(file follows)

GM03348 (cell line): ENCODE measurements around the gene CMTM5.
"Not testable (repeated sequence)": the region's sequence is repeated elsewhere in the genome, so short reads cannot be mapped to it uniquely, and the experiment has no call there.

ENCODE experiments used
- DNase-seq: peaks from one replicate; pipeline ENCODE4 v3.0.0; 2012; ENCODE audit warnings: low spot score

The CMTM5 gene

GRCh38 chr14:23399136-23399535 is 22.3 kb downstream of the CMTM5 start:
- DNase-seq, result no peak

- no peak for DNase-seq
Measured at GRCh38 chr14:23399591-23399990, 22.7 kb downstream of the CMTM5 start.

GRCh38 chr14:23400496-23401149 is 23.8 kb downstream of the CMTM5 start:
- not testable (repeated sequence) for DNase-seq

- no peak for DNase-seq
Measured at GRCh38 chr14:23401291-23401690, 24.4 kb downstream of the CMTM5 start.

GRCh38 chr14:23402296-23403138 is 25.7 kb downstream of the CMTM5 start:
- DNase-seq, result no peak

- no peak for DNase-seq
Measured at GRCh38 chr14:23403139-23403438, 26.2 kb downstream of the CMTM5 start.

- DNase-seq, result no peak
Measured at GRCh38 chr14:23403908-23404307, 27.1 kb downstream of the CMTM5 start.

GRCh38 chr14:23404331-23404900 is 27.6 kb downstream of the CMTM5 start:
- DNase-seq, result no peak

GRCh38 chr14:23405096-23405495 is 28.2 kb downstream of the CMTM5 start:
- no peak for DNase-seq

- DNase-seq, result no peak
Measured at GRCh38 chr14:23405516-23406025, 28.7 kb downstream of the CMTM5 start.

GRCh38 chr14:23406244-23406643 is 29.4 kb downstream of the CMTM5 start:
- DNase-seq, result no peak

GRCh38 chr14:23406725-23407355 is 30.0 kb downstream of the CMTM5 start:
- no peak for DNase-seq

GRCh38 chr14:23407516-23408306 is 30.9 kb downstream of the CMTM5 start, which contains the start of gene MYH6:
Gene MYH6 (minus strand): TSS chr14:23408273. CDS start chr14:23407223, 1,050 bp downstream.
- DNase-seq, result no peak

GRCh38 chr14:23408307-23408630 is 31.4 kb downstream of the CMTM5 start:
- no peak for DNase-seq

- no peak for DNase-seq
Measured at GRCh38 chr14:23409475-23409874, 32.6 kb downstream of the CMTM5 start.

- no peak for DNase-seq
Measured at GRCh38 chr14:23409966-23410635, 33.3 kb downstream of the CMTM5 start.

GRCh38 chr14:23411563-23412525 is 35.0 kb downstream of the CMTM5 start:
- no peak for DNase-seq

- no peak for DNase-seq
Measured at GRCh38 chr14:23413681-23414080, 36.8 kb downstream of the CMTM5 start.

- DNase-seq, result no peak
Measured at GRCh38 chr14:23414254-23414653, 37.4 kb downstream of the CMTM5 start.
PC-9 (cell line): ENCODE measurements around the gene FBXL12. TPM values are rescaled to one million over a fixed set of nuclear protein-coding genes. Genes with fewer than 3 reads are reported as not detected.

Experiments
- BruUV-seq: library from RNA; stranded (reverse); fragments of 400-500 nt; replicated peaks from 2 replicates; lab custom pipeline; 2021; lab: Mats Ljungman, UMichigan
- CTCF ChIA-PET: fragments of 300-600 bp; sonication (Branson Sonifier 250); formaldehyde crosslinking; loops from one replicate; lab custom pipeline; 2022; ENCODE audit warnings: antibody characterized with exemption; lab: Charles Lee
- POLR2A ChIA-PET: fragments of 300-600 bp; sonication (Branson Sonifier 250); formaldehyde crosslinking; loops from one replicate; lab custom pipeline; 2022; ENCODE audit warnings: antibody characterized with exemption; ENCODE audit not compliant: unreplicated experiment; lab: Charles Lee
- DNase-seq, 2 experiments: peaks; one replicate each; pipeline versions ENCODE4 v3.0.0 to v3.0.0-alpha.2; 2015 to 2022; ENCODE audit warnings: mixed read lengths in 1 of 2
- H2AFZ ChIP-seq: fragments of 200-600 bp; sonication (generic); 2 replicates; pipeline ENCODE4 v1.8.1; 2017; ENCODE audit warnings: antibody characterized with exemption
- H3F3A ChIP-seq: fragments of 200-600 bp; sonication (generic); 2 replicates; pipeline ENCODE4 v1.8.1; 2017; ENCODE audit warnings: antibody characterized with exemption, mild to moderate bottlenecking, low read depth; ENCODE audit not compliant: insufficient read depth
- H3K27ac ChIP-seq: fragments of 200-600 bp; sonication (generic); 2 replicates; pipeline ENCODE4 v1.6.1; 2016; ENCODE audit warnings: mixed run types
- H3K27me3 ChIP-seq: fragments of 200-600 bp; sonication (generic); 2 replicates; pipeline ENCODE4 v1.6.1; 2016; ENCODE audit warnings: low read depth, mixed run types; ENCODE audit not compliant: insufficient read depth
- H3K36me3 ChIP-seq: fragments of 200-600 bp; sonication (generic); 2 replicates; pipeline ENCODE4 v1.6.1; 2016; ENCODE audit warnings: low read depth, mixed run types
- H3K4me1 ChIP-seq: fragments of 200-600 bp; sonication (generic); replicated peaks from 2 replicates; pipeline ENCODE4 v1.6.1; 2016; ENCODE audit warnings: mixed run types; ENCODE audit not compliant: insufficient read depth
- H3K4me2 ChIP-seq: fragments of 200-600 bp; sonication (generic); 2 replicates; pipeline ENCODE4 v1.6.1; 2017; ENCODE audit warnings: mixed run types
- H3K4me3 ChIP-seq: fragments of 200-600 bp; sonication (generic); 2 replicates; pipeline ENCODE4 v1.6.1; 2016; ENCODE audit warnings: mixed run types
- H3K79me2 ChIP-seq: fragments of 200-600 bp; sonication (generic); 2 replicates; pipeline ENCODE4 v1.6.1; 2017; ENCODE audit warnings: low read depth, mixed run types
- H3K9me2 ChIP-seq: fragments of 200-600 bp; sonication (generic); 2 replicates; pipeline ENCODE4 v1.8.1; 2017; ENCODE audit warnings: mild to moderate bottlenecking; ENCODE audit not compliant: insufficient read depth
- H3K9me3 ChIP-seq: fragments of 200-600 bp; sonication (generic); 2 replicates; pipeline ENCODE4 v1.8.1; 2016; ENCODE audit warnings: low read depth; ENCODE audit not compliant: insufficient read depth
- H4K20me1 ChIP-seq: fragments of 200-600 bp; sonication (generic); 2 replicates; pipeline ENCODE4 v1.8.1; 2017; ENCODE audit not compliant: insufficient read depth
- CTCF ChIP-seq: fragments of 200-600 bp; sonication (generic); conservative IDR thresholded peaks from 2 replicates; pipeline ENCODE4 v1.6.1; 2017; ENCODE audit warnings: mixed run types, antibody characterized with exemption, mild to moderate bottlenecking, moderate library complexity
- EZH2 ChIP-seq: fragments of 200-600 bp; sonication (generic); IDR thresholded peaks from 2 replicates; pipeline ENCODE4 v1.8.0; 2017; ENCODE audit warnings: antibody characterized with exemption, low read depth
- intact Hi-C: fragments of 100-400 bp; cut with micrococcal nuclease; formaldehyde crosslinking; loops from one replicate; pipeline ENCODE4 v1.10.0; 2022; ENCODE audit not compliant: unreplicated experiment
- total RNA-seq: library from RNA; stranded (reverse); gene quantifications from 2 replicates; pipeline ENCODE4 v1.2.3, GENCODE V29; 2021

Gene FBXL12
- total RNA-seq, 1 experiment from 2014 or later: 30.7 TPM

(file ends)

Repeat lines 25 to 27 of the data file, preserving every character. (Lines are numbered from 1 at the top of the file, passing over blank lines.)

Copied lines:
Measured at GRCh38 chr14:23405516-23406025, 28.7 kb downstream of the CMTM5 start.

GRCh38 chr14:23406244-23406643 is 29.4 kb downstream of the CMTM5 start:
- DNase-seq, result no peak